Our founder, Robby Slaughter, was quoted in the Wall Street Journal about productivity and social media. The message: Social media is powerful stuff, especially for small business.
In a story titled Facebook, Twitter Updates Spell Trouble in Small Workplace, Sarah Needleman writes:
These days, bad employee behavior is no longer confined to cubicle walls. Some workers are now sharing disparaging opinions and even proprietary information about their employers on social media – Web forums that in many cases can accessed by anyone, including a company’s clients, investors and competitors. Business experts say that kind of exposure could be particularly troublesome for small enterprises, though there are ways owners can cope and even turn the tables to their advantage.
“It’s much easier for a large company to distance themselves from the actions of one employee than it is for a small firm,” says Robby Slaughter, owner of Slaughter Development LLC, an Indianapolis consulting firm that specializes in workplace productivity.
And just one person can make a big impact on an organization.
Needleman’s article mostly covers the negative aspects of social media use. One particular quote in the piece identifies the reason that many small businesses experience so much trouble with this new technology:
Business owners may be able to protect themselves from similar employee snafus by instituting a written policy outlining what kind of content is and isn’t acceptable to post on social media, says Christina Stovall, a director for Odyssey OneSource, a human-resources outsourcing firm in Euless, Texas.
Ms. Stovall recommends discussing the policy with employees in person, and having them sign an acknowledgement form. That way, “You’re laying the groundwork for expectations,” she says.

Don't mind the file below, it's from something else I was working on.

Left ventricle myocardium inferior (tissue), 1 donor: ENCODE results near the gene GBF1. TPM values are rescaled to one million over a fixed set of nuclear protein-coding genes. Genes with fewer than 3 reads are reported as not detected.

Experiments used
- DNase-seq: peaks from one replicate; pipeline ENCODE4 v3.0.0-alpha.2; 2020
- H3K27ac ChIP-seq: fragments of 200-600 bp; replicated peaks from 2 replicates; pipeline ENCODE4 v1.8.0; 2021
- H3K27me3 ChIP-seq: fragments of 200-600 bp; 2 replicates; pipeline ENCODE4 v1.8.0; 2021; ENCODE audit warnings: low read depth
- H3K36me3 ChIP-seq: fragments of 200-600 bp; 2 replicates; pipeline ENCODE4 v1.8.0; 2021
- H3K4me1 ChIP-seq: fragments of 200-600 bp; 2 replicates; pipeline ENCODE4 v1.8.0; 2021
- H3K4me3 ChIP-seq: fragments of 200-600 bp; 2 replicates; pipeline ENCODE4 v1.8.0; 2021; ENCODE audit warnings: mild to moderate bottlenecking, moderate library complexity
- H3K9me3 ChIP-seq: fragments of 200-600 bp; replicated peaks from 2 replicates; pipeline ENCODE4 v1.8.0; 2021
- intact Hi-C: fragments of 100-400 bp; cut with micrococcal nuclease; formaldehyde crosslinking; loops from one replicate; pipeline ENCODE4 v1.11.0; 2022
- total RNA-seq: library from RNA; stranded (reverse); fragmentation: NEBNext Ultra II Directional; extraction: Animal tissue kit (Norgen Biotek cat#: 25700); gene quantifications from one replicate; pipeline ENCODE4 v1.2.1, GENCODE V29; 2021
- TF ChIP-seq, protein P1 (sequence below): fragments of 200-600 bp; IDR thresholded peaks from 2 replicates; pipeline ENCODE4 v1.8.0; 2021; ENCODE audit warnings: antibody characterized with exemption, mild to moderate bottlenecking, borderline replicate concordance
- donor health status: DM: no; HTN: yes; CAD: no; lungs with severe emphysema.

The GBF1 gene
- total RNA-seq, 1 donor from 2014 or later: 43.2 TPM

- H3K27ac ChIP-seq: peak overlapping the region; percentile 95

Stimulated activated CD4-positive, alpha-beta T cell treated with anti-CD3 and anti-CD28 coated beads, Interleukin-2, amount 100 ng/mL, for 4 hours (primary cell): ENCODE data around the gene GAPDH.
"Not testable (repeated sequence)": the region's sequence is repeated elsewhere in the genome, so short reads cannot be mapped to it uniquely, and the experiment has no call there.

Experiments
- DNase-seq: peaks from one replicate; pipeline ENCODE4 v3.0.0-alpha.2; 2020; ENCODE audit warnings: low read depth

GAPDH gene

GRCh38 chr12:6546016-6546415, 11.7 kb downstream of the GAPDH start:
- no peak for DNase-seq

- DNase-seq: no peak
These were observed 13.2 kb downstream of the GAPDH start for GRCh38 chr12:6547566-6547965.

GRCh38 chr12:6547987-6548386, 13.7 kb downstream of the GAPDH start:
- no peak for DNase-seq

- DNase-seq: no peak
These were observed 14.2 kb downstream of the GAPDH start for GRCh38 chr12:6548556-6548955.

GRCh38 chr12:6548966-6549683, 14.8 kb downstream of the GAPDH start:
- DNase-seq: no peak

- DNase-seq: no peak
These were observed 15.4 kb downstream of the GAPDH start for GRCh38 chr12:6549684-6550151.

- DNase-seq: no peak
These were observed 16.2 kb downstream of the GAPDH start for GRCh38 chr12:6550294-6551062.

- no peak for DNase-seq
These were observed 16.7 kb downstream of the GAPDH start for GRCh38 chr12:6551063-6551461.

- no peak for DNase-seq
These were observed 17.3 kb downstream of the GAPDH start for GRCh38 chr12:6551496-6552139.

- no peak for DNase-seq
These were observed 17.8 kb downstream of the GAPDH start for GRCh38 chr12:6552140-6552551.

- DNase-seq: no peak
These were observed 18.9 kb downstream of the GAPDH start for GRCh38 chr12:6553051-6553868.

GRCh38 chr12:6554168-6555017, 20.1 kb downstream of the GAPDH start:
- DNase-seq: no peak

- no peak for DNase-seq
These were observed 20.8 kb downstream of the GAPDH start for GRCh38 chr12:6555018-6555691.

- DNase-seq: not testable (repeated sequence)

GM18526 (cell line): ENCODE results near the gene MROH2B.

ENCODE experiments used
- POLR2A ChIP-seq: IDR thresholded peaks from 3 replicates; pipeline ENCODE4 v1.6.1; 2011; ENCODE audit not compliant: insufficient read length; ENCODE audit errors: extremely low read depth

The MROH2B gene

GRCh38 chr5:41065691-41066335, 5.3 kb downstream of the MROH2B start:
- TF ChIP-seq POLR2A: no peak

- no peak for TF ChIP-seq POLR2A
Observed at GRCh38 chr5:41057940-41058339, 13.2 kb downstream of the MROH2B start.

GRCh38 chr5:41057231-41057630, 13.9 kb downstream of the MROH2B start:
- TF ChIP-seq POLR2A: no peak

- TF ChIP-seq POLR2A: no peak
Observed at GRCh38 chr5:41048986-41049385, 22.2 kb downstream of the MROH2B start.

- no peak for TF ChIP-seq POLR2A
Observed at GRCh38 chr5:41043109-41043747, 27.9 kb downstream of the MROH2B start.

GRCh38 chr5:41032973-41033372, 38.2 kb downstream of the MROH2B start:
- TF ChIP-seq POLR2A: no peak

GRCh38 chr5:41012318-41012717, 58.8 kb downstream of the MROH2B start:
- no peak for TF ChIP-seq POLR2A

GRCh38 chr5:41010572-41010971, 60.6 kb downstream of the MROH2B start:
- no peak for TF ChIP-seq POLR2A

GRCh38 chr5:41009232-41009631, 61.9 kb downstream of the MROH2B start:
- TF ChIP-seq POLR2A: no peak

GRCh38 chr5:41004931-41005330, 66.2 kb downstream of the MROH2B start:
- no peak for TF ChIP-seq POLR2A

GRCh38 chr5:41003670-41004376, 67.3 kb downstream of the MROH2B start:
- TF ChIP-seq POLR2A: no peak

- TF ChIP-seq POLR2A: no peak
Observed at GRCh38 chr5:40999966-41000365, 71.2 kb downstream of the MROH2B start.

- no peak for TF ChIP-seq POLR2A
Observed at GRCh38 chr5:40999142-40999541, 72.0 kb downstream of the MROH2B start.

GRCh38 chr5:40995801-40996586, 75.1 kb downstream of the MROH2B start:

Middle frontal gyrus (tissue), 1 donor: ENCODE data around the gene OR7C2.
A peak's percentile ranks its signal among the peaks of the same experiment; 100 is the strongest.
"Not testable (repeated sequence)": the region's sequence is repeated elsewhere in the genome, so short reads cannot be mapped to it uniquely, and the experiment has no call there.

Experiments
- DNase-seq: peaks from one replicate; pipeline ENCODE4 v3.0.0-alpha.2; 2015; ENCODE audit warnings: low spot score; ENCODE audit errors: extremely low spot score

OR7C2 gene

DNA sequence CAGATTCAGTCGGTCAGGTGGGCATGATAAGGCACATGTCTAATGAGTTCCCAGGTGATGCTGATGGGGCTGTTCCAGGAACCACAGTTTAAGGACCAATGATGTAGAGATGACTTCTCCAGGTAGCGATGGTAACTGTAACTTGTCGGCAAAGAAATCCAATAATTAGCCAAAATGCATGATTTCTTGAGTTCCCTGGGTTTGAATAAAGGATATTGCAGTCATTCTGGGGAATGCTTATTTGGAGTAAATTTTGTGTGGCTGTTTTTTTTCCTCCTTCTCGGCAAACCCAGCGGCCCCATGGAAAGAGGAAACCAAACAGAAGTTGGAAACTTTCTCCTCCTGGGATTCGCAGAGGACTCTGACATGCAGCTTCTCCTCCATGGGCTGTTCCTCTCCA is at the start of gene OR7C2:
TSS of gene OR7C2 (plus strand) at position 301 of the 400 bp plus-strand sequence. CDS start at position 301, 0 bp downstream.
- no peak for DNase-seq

To nab violators, some business owners frequently conduct Web searches of their companies’ names. Others make a habit of checking employees’ social-media profiles if they’re open to the public or they’ve been granted access. They say such strategies can be helpful for quickly doing damage control, as well as for digging up digital dirt on employees and prospective recruits.
Let’s be clear: A written policy is the among the worst decisions a company can make about social media. Such regulations have a tendency to backfire. Attempting to censor employees is more likely to sow discord and contempt than it is to successfully protect the company.
Obviously, no organization wants their employees to freely reveal trade secrets or make embarrassing details public. But what do these actions have to do with social media? People have always griped about their boss to their friends, complained about inane workplace procedures to their spouse, or casually mentioned top secret ideas to people in confidence. The problem is not that employees exercise this freedom. Nor is it an issue that modern technology helps these idle comments spread a little faster. Rather, social media merely illustrates the sad state of honest communication in the workplace.
Strongly-worded policies usually limit productivity and satisfaction. We’re opposed to most of them, from social media usage requirements to worker productivity on snow days. We love Netflix’s idea to improve employee satisfaction, which suggests that growth should create more employee freedom. This is a challenging philosophy, but one that appears in successful companies everywhere. James F. Nordstrom, late co-chairman of the famous Nordstrom department store chain, eloquently explained the real problem:
The minute you come up with a rule, you give an employee a reason to say no to a customer. That’s the reason we hate rules.
Improve your company by questioning the value of policy and refocusing on the value of people. Employees get the most work done when they have freedom and a free flow of communication. To learn more, contact our small business consulting firm today!